Testing different simple input band-pass HF filters (BPF), I decided to focus on very simple two-pole (two L-C resonant circuits) solutions based on ready-made coils and capacitive coupling. Even though filters with Amidon cores coils (with the transformer coupling) seem to perform slightly better (higher Q, better out-of-band attenuation etc.), these simple input filters I mean are quite good and very cheap. However, there are few issues which should be carefully taken into account when designing and assembling such filters, i.e.:
ready-made inductors (chokes) have parasitic parameters (serial resistance Rs, parallel capacitance Cp etc.) and tolerance of L (even up to 20%), which should be strongly taken into account,
the filter parameters (i.e., attenuation and bandwidth) are very, very sensitive to the values of all the applied components (inductors, capacitors) and so the application of the typical (popular) components will lead to unexpected and non-satisfying results.
Simply speaking, the employed capacitors should be carefully chosen and well adapted to the deviation of chokes’ inductances. In addition, the filter characteristics are very sensitive to the deviations of the connected antenna output impedance, so careful design and assembling of HF input filter is not enough to make it work well!!!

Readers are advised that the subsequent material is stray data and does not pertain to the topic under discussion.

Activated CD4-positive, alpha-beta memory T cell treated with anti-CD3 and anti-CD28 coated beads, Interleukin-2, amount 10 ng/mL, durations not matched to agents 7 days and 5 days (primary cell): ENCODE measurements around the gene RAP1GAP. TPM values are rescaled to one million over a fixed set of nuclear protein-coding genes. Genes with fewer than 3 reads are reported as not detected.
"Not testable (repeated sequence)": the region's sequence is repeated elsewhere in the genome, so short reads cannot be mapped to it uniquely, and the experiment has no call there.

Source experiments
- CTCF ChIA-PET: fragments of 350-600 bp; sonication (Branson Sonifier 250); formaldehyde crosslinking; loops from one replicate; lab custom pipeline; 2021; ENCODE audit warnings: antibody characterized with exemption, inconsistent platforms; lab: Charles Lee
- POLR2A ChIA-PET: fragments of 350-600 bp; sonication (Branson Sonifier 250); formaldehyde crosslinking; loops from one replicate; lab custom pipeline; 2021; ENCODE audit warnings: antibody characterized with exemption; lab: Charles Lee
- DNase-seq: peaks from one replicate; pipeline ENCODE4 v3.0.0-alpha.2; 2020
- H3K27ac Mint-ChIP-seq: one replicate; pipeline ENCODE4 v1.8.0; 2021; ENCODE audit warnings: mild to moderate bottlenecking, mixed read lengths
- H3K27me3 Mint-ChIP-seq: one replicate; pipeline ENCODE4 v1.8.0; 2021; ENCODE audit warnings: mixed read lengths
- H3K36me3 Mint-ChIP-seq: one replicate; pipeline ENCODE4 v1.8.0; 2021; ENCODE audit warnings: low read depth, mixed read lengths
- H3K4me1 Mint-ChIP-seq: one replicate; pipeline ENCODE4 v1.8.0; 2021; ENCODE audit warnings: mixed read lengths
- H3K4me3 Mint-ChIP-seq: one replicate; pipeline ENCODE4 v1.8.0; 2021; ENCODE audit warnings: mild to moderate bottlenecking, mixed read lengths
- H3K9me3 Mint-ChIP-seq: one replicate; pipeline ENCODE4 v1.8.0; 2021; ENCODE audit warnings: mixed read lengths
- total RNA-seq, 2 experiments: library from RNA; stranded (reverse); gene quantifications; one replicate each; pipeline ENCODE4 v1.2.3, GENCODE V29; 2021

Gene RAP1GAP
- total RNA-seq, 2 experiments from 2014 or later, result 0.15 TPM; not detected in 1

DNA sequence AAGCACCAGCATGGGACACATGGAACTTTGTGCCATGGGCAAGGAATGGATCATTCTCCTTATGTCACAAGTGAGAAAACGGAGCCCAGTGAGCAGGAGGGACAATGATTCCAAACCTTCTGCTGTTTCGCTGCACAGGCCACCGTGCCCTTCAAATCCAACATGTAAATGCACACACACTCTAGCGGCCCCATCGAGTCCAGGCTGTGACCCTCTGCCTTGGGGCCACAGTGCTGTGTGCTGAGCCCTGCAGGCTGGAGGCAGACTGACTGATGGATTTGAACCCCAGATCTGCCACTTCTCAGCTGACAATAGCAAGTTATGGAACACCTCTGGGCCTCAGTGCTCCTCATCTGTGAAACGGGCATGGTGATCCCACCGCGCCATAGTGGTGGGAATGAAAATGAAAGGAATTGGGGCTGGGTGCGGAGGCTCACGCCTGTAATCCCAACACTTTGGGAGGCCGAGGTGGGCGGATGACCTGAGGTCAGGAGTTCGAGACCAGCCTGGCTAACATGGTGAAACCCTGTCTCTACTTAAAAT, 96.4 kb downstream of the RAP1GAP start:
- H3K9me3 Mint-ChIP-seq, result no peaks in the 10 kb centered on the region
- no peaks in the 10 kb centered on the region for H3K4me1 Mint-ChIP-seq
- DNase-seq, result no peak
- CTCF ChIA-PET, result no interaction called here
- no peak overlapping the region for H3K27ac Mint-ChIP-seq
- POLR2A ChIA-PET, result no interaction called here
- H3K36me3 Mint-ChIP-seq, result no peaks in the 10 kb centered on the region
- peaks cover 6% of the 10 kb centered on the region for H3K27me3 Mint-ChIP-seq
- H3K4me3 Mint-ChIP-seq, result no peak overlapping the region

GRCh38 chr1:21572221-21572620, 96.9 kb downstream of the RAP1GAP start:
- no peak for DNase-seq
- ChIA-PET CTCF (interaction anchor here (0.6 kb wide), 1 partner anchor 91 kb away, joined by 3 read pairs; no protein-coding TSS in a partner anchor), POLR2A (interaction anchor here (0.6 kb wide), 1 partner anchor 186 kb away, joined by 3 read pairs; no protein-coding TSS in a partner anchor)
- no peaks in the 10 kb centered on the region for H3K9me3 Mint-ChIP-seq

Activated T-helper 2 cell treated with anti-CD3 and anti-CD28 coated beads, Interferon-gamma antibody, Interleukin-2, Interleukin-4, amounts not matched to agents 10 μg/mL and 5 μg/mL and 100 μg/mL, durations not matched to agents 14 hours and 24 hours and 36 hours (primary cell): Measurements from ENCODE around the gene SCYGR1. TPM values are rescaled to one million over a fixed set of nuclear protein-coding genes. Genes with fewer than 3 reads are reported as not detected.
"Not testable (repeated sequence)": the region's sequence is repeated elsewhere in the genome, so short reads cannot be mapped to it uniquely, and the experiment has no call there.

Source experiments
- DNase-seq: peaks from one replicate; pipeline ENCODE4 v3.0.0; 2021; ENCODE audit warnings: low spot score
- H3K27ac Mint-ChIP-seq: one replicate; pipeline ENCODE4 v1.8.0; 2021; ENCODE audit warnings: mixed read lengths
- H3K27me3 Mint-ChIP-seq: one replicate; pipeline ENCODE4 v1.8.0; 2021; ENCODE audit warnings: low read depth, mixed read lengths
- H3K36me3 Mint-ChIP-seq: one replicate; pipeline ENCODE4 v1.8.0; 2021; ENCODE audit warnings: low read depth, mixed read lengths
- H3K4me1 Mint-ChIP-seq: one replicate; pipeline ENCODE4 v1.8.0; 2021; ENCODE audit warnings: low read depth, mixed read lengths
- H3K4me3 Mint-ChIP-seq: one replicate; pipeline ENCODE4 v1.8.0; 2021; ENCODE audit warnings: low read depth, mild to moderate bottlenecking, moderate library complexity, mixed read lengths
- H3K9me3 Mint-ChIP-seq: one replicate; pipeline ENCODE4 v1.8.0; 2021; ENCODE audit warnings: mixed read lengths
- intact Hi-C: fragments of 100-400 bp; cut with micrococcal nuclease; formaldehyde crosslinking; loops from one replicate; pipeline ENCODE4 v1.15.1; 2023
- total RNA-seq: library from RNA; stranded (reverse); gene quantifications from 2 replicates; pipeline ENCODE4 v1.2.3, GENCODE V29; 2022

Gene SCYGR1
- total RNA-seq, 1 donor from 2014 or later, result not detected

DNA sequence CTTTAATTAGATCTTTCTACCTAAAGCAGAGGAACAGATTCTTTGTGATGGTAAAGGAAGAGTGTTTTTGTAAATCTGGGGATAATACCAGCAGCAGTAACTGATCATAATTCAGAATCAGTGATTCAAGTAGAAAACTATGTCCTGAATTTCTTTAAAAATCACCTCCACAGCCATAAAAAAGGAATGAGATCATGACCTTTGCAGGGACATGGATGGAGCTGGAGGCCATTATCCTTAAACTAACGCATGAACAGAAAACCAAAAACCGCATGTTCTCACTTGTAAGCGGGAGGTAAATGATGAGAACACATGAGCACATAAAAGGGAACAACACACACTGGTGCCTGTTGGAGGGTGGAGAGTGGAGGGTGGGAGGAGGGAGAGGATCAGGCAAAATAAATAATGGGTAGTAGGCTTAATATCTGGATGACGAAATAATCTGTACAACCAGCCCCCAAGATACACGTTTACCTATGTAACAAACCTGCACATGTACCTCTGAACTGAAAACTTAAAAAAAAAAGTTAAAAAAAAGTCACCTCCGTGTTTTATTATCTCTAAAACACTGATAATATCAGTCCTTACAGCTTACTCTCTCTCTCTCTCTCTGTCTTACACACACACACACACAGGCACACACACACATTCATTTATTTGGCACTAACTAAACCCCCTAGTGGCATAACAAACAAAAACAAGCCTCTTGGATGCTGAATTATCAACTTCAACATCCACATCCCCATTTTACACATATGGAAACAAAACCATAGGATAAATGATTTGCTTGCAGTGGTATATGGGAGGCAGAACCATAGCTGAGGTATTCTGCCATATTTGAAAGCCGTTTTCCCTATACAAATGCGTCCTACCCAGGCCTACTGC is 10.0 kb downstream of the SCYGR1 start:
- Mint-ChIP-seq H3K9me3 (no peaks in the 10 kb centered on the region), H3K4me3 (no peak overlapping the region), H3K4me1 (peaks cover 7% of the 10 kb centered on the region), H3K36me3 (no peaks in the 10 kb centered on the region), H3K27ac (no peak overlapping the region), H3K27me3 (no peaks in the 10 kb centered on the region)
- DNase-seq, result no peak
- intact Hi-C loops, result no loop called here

Keeping in mind all these things above, I’ve designed the circuit below (don’t bother with the LTSpice commands and two input voltage sources – just for the testing purposes):
The simple one-stage input amplifier is applied only in order to ensure the proper value of the output impedance (of 50Ω) for input of HF filter – just to keep its characteristics fine. The obtained transmittance (with small load of R2=1.5kΩ, typical for inputs of many popular HF chips like NE602/NE612 or MC3362C) looks like that:
One should keep in mind that obtaining such good (exact) characteristics will be quite tough to do using typical solid-state capacitors – even if trying to connect few of them in parallel – just to reach the values like 94pF = 82pF + 12pF (I did it successfuly in about 20 tries!!!) In addition, at least simple HF generator and oscilloscope (or HF voltmeter) should be used to busily scan the filter’s frequency response.
In my opinion, there exist only two good practical solutions for the problem of obtaining exact, good frequency responses of such HF input filters (beside using the proposed Z-matching input amplifier):
(a) usage of variable capacitors in place of C13 and C14,
(b) application of high-quality (low-tolerance) SMD components on a carefully designed PCB board.
I started my hard-way experiments with some kind of old-school „spatial installation” (obtaining quite good measurement results):
However, for this time I finished with option (a), having C12=6.8pF, C13=56pF + variable capacitor 10..50pF and the same for C14:
The frequency response I’ve reached (after several variable capacitors regulations) looked like that (with maximum gain of about 5 dB):
I think it’s not bad but it is time to think also about option (b) – with solid-state accurate SMD components, or about some simple technique of LC-circuits tunning.
To be continued soon …